Yet, we are to be joyful, knowing that the testing of our faith produces patience, also translated as “endurance.” Trials come in all shapes and sizes, but they always come to prove our faith. That is how they work.
The very testing of our faith first assumes the presence of faith. So when a trial comes, we should recognize that we’re being tested and that the nature of the test is designed to demonstrate our faith—to give us a chance to shine.
A good teacher gives exams so students can demonstrate what they have learned, not to force them to fail. The same is true with God. He gives us opportunities to succeed. That is the nature of testing: “knowing that the testing of your faith produces patience [endurance]” (v. 3). The Greek wording here is specific: The word for “testing” means “approving.” God always oversees the difficulties and circumstances in our lives and never places us where we cannot succeed:
No temptation has overtaken you except such as is common to man; but God is faithful, who will not allow you to be tempted beyond what you are able, but with the temptation will also make the way of escape, that you may be able to bear it (1 Cor. 10:13).
God measures every trial before it comes into our lives and says, “Okay, this one fits.” The trial must be difficult enough to approve our faith. If it’s too much for us, the Lord prevents it.
How Do Trials Help Us?
Trials produce endurance. God is in the process of preparing people who can endure. Scripture says, “But without faith it is impossible to please Him, for he who comes to God must believe that He is, and that He is a rewarder of those who diligently seek Him” (Heb. 11:6). Trials prove our faith, and our faith pleases God.
When Satan appeared before the Lord in the book of Job, the Lord asked him,
Have you considered My servant Job, that there is none like him on the earth, a blameless and upright man, one who fears God and shuns evil? And still he holds fast to his integrity, although you incited Me against him, to destroy him without cause (Job 2:3).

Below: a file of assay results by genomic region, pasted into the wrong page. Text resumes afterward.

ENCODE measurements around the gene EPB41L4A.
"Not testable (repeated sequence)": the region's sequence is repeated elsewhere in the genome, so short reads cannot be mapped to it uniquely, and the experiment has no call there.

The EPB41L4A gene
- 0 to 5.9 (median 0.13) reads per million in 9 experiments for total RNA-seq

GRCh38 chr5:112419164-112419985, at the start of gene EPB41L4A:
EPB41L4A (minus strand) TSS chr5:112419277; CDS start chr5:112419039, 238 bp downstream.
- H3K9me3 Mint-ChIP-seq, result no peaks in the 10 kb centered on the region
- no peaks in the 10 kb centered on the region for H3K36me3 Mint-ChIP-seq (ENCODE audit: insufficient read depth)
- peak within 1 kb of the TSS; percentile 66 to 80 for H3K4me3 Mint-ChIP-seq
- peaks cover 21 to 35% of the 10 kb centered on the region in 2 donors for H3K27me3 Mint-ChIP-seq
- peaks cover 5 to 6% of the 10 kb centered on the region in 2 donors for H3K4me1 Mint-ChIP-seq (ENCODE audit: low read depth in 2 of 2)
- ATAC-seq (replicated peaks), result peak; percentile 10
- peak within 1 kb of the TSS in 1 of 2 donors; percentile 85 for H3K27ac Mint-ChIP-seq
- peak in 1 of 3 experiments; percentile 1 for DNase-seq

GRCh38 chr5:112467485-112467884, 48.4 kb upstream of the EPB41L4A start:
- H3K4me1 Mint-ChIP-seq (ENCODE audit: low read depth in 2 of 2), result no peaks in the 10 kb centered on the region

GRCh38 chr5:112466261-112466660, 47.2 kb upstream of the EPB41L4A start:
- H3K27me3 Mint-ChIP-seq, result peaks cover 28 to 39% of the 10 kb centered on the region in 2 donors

God was bragging on His child, saying basically, “See how Job is exhibiting faith in Me despite the hardship that has come into his life?”
James told us to remember that when trials come, they approve our faith so that we may gain God’s approval, become spiritually mature, and “be perfect and complete, lacking nothing” (Jas. 1:4). We start our faith walk as immature believers in various ways. We’re all different. Some of us have trouble trusting God with our finances but have no problem trusting Him in other areas. We all have different backgrounds, experiences, temperaments, and personalities; and we come to God from different places in life.
Yet God is in the process of producing spiritual maturity in all of us. He wants us to grow up, live by faith, and trust in Him. Trials give us opportunities to demonstrate what we’re learning about God, His Word, and life on Earth.
Trials also produce personal satisfaction. All of us can look back on circumstances we have endured and take pleasure in our perseverance. Endurance encourages us, strengthening our knowledge that the Lord can bring us through hardships and difficulties. And when we make it through the trial, we find personal satisfaction in our perseverance, knowing we pleased God.
Our trials also can be encouragements to others. We can share with people what we went through and help them with their struggles. Joy does not depend on our circumstances but, rather, on our perspectives.
These first four verses in James are critical to understanding the entire book. They lay the foundation for what follows. When trials come, instead of asking, “Why me? Why does God allow this to happen to me?” we must focus on what He wants to accomplish in our lives. And we must determine to be joyful and walk with Him as He works in us.